Empire State Building

February 15, 2012 by staff 

Empire State Building, You might soon get a chance to grab a piece of Empire State Building, the art deco-style, 102-story skyscraper at the corner of 34th Street and Fifth Avenue in Manhattan. The company that controls the Empire State Building is planning an initial public offering that could raise as much as $1 billion.
The Malkin family, which owns the art deco-style building, will group the 102-story limestone skyscraper and 11 other New York-area properties into a real estate investment trust that will trade on the New York Stock Exchange under the ESB symbol, as reported in several business magazines.

This possibly means that though you cannot afford to buy a home, you definitely can buy a stake in perhaps the nation’s most idol office building. At least until the government sells shares in the Pentagon.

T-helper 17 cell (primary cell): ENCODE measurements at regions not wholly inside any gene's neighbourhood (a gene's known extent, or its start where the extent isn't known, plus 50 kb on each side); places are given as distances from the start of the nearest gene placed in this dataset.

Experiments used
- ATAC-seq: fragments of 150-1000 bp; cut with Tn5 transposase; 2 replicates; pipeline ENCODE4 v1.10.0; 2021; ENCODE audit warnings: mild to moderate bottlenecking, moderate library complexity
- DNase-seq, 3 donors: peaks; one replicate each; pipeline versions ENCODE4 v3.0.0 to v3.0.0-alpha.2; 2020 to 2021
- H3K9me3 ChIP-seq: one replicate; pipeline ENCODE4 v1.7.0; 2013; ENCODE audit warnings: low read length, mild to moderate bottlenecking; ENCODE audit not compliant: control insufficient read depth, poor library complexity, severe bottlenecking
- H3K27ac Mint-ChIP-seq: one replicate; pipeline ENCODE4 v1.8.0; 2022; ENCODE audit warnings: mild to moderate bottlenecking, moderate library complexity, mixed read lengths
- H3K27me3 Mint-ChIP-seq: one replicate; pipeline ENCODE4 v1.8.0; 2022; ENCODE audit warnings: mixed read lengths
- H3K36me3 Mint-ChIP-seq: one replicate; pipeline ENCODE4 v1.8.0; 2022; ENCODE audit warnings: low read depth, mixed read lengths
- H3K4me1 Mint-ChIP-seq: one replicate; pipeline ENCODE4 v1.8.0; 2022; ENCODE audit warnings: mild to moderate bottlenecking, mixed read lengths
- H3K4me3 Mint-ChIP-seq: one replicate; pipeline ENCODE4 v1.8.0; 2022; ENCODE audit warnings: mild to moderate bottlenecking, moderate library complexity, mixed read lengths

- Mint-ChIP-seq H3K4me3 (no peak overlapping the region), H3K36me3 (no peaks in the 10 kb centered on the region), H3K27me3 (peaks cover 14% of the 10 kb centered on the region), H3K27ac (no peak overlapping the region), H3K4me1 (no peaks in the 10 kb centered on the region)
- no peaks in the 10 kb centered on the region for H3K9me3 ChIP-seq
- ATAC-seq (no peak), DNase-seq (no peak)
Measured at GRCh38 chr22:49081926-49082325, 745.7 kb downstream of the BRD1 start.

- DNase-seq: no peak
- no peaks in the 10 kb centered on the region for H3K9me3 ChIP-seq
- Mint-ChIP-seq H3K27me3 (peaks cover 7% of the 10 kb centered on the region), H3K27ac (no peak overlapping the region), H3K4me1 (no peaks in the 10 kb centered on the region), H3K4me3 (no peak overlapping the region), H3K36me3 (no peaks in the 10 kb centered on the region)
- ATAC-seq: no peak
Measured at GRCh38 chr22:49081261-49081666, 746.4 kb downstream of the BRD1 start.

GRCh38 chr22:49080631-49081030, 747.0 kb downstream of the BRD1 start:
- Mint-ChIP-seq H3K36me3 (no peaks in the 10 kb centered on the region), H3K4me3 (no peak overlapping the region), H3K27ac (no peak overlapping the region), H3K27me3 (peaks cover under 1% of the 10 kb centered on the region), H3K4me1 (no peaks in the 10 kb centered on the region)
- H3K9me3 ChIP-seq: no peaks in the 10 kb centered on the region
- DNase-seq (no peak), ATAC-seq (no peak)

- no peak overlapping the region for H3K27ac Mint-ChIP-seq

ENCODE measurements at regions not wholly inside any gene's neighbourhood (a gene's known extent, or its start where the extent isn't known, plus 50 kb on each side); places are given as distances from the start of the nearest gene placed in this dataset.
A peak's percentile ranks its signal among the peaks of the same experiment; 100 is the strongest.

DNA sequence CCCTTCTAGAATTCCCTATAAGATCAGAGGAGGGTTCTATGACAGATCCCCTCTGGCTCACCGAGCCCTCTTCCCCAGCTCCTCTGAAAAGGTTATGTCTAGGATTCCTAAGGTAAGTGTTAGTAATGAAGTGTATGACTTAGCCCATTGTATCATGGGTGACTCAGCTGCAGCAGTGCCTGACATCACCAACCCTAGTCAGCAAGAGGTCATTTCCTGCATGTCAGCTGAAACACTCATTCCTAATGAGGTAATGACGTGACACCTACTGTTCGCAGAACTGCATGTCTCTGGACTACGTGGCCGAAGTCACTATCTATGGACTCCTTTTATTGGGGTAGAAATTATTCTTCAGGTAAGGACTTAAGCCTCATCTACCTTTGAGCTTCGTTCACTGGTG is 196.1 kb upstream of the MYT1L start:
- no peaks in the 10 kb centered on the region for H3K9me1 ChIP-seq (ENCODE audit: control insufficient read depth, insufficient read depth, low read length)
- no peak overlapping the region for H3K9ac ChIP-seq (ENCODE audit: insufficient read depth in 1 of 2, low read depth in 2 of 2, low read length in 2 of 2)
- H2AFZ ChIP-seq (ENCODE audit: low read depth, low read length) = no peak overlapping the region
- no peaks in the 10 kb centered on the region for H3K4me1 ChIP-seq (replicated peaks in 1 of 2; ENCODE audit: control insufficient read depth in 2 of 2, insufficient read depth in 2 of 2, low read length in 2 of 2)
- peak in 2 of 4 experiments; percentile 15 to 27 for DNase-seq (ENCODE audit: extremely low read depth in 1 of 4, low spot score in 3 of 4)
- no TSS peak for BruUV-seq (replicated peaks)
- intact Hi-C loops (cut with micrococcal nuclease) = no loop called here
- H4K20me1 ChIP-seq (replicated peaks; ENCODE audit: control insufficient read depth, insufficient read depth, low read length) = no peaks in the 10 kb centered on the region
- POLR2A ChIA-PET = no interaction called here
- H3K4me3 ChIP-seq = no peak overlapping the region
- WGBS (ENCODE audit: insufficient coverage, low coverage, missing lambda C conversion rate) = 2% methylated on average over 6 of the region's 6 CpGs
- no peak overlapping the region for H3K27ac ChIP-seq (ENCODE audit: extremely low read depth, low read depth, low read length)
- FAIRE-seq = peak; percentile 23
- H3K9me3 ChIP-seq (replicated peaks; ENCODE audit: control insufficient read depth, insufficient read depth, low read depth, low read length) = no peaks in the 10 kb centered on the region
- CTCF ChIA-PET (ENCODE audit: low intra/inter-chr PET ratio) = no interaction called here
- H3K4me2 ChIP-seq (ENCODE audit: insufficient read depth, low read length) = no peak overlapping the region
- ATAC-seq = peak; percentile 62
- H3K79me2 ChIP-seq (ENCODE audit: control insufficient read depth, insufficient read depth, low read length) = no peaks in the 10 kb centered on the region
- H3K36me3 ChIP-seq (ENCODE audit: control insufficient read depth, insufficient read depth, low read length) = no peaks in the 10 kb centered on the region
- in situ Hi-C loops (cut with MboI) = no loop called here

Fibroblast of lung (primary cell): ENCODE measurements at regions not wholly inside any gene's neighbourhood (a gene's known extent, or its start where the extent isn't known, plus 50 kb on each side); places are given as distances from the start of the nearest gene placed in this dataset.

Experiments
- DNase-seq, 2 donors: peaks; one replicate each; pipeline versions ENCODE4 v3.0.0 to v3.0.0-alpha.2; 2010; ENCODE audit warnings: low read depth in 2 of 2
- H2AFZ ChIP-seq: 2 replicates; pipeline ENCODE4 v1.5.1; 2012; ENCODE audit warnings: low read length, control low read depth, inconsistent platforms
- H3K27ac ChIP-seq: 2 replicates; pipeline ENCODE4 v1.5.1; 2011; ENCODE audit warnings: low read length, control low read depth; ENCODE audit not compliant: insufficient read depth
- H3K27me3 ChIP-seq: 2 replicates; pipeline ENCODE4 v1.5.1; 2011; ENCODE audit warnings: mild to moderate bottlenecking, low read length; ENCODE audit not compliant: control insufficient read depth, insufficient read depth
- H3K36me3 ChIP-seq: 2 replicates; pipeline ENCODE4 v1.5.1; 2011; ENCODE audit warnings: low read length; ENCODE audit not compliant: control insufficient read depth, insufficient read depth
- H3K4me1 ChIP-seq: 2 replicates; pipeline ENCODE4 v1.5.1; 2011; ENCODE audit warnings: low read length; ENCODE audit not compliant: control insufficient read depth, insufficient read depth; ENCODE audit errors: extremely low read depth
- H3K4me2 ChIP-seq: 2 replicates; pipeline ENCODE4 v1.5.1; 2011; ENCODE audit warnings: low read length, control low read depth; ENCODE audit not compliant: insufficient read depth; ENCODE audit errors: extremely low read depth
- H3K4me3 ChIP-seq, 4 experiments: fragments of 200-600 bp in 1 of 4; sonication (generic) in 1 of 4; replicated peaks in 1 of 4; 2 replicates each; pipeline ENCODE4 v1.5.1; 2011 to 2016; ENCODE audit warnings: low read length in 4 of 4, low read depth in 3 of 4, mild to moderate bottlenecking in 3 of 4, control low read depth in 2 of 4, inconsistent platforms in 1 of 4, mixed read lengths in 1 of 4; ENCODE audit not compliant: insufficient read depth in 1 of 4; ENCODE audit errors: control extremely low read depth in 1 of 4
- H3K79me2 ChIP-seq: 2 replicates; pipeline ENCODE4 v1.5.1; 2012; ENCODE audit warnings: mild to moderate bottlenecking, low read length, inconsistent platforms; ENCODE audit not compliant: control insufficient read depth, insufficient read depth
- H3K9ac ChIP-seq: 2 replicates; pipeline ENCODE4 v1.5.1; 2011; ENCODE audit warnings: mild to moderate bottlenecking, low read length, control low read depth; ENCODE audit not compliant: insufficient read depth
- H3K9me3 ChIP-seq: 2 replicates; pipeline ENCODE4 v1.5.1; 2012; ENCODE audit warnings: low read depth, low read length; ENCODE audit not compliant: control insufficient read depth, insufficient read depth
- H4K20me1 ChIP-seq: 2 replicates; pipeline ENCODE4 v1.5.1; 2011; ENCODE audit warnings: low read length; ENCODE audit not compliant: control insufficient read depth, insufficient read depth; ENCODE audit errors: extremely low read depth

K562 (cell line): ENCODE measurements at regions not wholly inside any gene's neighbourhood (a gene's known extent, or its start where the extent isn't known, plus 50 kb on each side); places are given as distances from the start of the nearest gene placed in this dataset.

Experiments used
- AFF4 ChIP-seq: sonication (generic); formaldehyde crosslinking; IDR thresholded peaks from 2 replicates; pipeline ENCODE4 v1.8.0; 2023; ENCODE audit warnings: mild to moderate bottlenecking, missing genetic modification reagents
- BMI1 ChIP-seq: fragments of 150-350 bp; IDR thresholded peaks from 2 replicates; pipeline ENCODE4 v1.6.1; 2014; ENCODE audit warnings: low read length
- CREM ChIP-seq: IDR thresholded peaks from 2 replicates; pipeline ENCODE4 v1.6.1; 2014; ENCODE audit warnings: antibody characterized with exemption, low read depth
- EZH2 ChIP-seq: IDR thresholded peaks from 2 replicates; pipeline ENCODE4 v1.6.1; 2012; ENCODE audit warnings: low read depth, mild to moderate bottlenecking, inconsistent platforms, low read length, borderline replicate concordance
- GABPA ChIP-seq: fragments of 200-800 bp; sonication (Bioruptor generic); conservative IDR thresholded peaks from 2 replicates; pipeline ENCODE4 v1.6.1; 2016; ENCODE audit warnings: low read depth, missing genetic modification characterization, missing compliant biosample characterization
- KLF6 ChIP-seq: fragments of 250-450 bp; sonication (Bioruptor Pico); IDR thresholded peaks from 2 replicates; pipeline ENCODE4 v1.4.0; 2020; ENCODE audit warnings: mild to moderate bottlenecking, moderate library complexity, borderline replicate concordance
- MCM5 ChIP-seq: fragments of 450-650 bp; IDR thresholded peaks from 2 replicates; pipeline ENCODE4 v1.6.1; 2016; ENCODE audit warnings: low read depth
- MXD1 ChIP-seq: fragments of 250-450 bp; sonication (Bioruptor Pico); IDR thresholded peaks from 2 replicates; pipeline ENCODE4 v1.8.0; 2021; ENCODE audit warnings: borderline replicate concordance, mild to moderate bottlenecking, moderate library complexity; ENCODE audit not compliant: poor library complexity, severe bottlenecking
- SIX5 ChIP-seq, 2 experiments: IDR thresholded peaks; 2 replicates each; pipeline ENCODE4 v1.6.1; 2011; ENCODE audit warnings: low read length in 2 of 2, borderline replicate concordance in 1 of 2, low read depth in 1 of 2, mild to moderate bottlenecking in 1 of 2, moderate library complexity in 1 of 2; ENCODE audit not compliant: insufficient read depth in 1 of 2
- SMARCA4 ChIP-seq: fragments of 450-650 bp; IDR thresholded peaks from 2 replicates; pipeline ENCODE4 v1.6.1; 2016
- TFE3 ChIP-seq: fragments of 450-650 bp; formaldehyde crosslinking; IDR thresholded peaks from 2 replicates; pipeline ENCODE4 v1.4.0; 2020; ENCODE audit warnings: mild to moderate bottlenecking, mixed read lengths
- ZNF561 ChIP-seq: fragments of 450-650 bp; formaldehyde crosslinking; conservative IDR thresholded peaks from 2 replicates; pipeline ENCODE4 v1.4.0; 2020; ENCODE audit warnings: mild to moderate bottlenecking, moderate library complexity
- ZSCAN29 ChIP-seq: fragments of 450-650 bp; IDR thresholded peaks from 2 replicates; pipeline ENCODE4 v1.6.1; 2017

Well, the Empire State Building IPO is certainly a rarity as most real estate ventures, especially those in New York, are traditionally kept private. Throughout the U.S., roughly 90 percent of all real estate is private, business news say. The notable exception: shopping malls.

The IPO offering would give investors ownership of one of the world’s most famous buildings and other Midtown properties as New York’s real estate values rebound after the recession. Midtown Manhattan office values have gained 87 percent since a mid-2009 trough, according to Green Street Advisors Inc’s statement given to a construction magazine. Green Street Advisors Inc is a REIT research firm in Newport Beach, California.

The planned Empire State Building IPO comes after near about 10 years since the real estate investor Peter Malkin bought the 102-story Art Deco landmark from Donald Trump and a business partner for $57.5 million.

While the tower’s Art Deco styling has been a fixture in the New York skyline, the building has been a less-than-stellar performer for investors. For years, the Empire State Building underperformed because of friction and litigation between parties in a complex chain of ownership. The landlord, Donald Trump’s organization for a time, leased the entire building to a venture controlled by Peter Malkin and Lawrence Wien, which then subleased it to a Helmsley partnership.

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